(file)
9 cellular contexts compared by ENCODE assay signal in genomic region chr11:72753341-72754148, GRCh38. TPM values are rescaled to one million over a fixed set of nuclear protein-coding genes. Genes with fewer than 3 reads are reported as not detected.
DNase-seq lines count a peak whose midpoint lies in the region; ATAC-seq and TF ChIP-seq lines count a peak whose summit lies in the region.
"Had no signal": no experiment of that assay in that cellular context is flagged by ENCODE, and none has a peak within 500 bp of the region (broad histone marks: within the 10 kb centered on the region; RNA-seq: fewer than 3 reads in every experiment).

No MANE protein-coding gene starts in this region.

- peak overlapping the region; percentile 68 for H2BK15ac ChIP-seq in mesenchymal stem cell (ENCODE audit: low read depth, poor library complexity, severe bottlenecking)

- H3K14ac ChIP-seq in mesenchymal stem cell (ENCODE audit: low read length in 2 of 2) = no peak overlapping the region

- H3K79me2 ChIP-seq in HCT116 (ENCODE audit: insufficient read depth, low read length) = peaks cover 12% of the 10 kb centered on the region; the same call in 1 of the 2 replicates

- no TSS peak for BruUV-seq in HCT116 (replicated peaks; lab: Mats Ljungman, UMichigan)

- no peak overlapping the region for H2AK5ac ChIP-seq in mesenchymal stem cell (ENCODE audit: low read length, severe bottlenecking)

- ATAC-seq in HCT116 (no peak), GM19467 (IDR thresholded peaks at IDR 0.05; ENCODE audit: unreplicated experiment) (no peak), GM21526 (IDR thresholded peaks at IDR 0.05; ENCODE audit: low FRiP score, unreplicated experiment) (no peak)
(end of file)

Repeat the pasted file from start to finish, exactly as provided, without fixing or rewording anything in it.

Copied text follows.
9 cellular contexts compared by ENCODE assay signal in genomic region chr11:72753341-72754148, GRCh38. TPM values are rescaled to one million over a fixed set of nuclear protein-coding genes. Genes with fewer than 3 reads are reported as not detected.
DNase-seq lines count a peak whose midpoint lies in the region; ATAC-seq and TF ChIP-seq lines count a peak whose summit lies in the region.
"Had no signal": no experiment of that assay in that cellular context is flagged by ENCODE, and none has a peak within 500 bp of the region (broad histone marks: within the 10 kb centered on the region; RNA-seq: fewer than 3 reads in every experiment).

No MANE protein-coding gene starts in this region.

- peak overlapping the region; percentile 68 for H2BK15ac ChIP-seq in mesenchymal stem cell (ENCODE audit: low read depth, poor library complexity, severe bottlenecking)

- H3K14ac ChIP-seq in mesenchymal stem cell (ENCODE audit: low read length in 2 of 2) = no peak overlapping the region

- H3K79me2 ChIP-seq in HCT116 (ENCODE audit: insufficient read depth, low read length) = peaks cover 12% of the 10 kb centered on the region; the same call in 1 of the 2 replicates

- no TSS peak for BruUV-seq in HCT116 (replicated peaks; lab: Mats Ljungman, UMichigan)

- no peak overlapping the region for H2AK5ac ChIP-seq in mesenchymal stem cell (ENCODE audit: low read length, severe bottlenecking)

- ATAC-seq in HCT116 (no peak), GM19467 (IDR thresholded peaks at IDR 0.05; ENCODE audit: unreplicated experiment) (no peak), GM21526 (IDR thresholded peaks at IDR 0.05; ENCODE audit: low FRiP score, unreplicated experiment) (no peak)